Waitress

The stars of Waitress are shown seated on a bus stop bench. The title is written to the left.

Show Details

Performance Schedule

SUNDAY, TUESDAY & THURSDAY @ 7 PM
FRIDAY & SATURDAY @ 8 PM
WEDNESDAY, SATURDAY & SUNDAY @ 2 PM

Run Dates

March 15, 2016 - Open Run

Upcoming Scheduled Events

No scheduled performances found.

Running Time

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Show Description

This new American musical celebrates friendship, motherhood, and the magic of a well-made pie.

Waitress tells the story of Jenna (Betsy Wolfe), an expert pie maker in a small town, who dreams of a way out of her loveless marriage. A baking contest in a nearby county and the town’s new doctor may offer her a chance at a new life, while her fellow waitresses offer their own recipes to happiness. But Jenna must find the courage and strength within herself to rebuild her life.

Tickets


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Standard Tickets


March 15, 2016 - Open Run

Wheelchair seating and assistive listening devices are always available.

For Show Times, see Performance Schedule above.


Wheelchair

Use the standard ticket button to purchase tickets.

Hearing: Assistive Listening Devices

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Theatre Details

Address

Brooks Atkinson Theatre
256 W 47th St
New York, NY 10036

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Public Transportation

By Bus: Take the M104, M10, M27/M50, M6, M7, or M42 bus.

By Subway: N, R, W to 49th St or the 1, 9 to 50th St, walk south to 47th St and west to the theatre Take the C, E to 50th St, walk south to 47th St and east to the theatre.

Additional Accessibility Details

Wheelchairs: Wheelchair seating available in the rear of the Orchestra section.

Seating: Orchestra on ground level. Mezzanine and balcony reached only by stairs.

Elevator\Escalator: There are no elevators or escalators at this theatre.

Parking: A parking lot is located directly across the street.

Curb Ramps: SW corner of 47th St. & Broadway; SE corner of 47th St. & 8th Ave.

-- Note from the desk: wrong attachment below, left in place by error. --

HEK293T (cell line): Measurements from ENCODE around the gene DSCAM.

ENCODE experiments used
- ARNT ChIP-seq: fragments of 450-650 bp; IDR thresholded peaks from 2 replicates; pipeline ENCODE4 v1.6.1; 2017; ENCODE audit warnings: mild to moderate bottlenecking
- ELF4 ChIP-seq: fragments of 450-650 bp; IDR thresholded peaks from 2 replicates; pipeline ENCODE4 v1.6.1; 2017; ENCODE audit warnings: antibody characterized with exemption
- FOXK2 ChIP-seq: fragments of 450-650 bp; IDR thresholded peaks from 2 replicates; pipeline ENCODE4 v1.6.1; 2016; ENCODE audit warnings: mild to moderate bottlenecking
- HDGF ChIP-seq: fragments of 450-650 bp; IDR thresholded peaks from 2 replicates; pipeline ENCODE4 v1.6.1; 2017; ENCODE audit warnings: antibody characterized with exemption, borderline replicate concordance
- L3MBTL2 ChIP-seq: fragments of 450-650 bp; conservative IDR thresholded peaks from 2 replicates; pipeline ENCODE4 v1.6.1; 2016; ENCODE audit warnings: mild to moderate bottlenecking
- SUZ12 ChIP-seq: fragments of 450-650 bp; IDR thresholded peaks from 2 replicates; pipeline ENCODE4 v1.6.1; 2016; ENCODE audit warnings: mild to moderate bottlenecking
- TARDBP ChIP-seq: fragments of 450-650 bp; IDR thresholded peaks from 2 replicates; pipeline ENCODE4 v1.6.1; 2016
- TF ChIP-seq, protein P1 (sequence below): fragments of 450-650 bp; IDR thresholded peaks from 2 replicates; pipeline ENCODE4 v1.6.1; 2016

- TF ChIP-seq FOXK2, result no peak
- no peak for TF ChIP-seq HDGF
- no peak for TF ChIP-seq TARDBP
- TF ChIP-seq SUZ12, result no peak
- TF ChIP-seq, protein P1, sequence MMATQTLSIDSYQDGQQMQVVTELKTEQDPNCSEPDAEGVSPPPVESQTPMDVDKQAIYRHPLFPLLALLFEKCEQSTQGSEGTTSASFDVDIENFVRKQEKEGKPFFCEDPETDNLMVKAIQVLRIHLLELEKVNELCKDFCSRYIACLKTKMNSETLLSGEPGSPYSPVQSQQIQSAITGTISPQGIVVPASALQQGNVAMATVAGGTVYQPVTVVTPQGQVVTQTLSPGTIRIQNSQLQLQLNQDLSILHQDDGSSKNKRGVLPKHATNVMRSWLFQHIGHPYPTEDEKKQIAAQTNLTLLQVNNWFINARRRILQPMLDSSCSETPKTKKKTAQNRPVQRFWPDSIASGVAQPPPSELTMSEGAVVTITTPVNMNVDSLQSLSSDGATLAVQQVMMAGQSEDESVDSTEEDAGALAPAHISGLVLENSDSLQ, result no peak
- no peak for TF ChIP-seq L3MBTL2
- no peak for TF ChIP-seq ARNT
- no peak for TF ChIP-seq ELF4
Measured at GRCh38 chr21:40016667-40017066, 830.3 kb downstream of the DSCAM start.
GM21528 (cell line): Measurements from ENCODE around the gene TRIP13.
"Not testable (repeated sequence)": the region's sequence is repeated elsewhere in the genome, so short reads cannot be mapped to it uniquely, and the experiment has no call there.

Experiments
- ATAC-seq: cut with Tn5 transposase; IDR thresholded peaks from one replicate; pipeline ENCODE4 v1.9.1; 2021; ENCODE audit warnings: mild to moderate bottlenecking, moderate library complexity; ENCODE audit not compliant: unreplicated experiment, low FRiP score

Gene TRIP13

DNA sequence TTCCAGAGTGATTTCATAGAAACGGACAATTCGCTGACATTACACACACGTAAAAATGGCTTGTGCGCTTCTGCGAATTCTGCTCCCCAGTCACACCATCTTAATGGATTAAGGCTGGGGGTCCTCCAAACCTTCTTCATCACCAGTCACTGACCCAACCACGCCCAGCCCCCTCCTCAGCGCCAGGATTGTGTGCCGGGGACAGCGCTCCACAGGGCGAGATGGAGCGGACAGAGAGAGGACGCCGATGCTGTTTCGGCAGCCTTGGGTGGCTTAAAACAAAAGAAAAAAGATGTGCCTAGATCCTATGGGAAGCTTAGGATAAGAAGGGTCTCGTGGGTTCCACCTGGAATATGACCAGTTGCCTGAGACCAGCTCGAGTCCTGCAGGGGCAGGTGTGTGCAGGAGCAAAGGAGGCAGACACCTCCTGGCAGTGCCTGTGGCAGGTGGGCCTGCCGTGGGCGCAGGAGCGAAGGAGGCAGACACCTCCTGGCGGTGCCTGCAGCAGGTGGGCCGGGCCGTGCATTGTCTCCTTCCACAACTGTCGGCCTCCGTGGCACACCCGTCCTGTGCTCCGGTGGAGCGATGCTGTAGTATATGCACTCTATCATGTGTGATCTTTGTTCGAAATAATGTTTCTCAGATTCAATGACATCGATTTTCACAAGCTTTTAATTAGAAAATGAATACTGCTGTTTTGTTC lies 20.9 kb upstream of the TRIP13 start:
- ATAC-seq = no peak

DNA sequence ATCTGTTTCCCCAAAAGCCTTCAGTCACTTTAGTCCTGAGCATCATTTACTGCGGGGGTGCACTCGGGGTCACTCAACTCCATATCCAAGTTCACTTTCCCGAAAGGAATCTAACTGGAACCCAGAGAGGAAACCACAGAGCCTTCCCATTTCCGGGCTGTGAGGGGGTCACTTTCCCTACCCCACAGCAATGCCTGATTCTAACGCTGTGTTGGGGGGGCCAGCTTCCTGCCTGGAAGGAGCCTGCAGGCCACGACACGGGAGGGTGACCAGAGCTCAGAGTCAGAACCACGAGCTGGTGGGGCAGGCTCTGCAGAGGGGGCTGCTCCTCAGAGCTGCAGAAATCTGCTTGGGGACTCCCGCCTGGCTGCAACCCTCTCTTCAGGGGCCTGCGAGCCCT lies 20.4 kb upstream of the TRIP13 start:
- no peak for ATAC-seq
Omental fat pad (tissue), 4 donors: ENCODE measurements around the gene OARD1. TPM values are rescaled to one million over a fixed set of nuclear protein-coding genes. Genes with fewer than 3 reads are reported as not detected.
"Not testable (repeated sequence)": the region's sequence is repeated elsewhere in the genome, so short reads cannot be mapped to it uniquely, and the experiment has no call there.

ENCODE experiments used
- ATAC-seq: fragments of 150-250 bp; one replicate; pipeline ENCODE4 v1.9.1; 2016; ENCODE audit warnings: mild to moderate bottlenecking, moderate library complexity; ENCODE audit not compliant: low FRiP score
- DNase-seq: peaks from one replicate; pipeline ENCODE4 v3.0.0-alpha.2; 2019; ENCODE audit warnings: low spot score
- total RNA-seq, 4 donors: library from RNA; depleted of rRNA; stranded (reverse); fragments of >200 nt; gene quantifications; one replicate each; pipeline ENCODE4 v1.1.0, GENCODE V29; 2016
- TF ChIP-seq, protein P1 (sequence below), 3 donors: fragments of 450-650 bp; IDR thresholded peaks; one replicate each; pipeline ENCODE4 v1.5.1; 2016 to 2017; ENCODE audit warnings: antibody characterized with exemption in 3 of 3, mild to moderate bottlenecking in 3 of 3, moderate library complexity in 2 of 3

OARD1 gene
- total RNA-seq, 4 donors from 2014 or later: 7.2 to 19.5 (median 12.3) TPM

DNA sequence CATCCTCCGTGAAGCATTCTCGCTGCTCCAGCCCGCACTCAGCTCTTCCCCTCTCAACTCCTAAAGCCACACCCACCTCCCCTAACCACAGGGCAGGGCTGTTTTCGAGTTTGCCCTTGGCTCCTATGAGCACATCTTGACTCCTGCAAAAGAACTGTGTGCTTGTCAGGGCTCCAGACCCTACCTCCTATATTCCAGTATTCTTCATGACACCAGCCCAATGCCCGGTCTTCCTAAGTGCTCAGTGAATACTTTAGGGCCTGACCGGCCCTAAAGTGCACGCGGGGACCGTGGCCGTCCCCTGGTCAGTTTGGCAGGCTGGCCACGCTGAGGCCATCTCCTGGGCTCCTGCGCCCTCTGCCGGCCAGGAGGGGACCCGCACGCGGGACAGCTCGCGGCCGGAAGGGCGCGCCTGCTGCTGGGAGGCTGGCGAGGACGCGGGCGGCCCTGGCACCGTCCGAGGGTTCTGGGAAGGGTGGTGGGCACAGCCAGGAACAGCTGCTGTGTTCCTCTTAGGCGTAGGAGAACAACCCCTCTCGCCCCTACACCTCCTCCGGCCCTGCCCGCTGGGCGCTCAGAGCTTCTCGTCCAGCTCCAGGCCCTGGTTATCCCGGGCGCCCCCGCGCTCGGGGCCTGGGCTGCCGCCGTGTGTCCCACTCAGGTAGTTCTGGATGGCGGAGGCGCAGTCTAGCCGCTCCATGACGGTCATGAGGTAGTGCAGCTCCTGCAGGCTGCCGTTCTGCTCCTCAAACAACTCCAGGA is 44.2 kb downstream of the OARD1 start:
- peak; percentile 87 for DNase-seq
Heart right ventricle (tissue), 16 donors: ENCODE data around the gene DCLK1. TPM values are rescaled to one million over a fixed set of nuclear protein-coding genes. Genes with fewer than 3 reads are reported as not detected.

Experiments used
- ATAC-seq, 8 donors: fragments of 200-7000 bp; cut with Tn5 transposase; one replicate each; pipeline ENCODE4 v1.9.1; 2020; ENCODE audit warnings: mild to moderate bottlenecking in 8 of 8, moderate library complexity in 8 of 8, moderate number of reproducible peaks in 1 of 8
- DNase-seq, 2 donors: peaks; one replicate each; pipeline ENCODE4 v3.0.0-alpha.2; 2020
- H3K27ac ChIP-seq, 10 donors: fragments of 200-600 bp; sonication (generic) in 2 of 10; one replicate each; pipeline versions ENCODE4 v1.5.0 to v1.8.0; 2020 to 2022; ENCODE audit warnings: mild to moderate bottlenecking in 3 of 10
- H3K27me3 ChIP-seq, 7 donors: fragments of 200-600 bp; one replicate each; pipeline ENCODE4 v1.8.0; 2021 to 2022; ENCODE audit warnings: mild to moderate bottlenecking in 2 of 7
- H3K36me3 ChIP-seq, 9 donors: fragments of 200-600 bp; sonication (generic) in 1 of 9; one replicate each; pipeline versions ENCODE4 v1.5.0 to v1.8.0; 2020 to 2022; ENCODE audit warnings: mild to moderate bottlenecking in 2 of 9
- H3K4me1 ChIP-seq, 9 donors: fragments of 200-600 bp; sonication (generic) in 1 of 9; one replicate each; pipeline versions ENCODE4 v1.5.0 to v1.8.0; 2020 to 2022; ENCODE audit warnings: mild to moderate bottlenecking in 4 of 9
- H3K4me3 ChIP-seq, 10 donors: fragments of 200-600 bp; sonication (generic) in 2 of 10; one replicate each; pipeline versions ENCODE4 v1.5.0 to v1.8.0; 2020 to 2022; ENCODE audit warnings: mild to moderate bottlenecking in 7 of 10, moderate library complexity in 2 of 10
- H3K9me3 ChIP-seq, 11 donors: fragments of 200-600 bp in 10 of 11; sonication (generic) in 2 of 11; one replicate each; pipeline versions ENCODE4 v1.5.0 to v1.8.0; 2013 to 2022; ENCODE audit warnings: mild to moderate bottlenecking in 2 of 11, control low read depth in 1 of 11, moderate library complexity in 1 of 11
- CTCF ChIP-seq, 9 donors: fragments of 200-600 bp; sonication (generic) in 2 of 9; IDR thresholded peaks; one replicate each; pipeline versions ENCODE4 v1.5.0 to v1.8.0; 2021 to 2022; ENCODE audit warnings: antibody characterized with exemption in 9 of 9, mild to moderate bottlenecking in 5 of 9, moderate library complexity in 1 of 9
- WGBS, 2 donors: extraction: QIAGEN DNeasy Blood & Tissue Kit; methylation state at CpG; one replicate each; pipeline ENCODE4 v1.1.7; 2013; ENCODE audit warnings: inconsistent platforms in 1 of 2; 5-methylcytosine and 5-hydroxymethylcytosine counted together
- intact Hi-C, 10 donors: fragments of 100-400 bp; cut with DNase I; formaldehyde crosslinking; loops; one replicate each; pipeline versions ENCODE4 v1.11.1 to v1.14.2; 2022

Entrance: No stairs at entrance. Double doors in series: 1st set (each 28.5", heavy) into outer lobby; 2nd set (each 28.5") into inner lobby.

Box Office: Outer lobby. Counter 43". Floor on slight incline.

Restroom: Unisex: Orchestra level.

Water Fountain: Mezzanine level (up nineteen steps)

Telephone: A pay phone is available on the mezzanine level (up nineteen steps)

Assisted Listening System: Headsets for sound augmentation are available at the theatre, free of charge. Photo identification is required as a deposit.

Visual Assistance: Low vision seats available in the front of the orchestra for purchase in person or on the phone

Folding Armrests: Six (6) mobility seats with folding armrests in the orchestra, Two (2) mobility seats with folding armrests in the mezzanine, which is up 19 stairs

Translation: Certain performances have captions.

Reviews (3)

First came Cyndi Lauper and “Kinky Boots.” Now Sara Bareilles and “Waitress” look ready to double down. Women dismissed for writing fluffy pop hits — “Love Song” in Bareilles’ case — have succeeded where the “serious” likes of U2, Paul Simon, Randy Newman and Sting failed: They’re rocking Broadway. Excuse us while we savor the irony, which is as sweet as the freshly baked pies on sale in the “Waitress” lobby.

Read More of the New York Post Review

“She is gone, but she used to be mine.” I don’t think anyone, hearing that lyric from Waitress, could escape feeling a rush of sadness and exhilaration. Sadness at the line’s multiple meanings; exhilaration in the velvet, heartfelt beauty Jessie Mueller imbues “She Used To Be Mine” with, in the breath-bating 11 o’clock number from this gem of a show.  Waitress, which opened tonight at the Brooks Atkinson Theatre, is the rare musical adaptation that’s as much of a sweetheart as its source, Adrienne Shelly’s 2007 independent film.

Read More of the DateLine Hollywood Review

“Waitress” does a swell job illustrating the shades of gray in human relationships. There are people here holding out for pie in the sky: Gehling’s Dr. Pomatter wants Jenna, but there is the matter of his wife. Becky and Cal are each doing things we could consider morally ambiguous, but their deeds somehow feel forgivable. Jessie Nelson’s book is sharp: “The fuller the condiments, the fuller the experience,” Dawn reminds her boss, in one of her sassier moments. “Waitress” is more than capably directed by Diane Paulus, who started the production cooking last year at the American Repertory Theater, outside Boston. The pie is ready. Leave room for second helpings.



Read More of the NBC New York Review